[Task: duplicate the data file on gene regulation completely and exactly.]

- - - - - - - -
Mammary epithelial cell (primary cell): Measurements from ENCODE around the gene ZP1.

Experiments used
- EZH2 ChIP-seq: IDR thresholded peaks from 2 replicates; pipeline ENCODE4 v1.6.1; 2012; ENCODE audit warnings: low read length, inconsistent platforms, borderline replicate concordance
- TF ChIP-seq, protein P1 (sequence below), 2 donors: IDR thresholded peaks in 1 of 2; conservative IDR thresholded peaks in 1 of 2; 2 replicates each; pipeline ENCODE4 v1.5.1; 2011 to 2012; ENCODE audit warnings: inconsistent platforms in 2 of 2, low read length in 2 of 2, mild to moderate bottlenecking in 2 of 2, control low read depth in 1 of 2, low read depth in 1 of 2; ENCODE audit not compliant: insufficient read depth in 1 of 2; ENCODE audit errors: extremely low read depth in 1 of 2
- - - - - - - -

Mammary epithelial cell (primary cell): Measurements from ENCODE around the gene ZP1.

Experiments used
- EZH2 ChIP-seq: IDR thresholded peaks from 2 replicates; pipeline ENCODE4 v1.6.1; 2012; ENCODE audit warnings: low read length, inconsistent platforms, borderline replicate concordance
- TF ChIP-seq, protein P1 (sequence below), 2 donors: IDR thresholded peaks in 1 of 2; conservative IDR thresholded peaks in 1 of 2; 2 replicates each; pipeline ENCODE4 v1.5.1; 2011 to 2012; ENCODE audit warnings: inconsistent platforms in 2 of 2, low read length in 2 of 2, mild to moderate bottlenecking in 2 of 2, control low read depth in 1 of 2, low read depth in 1 of 2; ENCODE audit not compliant: insufficient read depth in 1 of 2; ENCODE audit errors: extremely low read depth in 1 of 2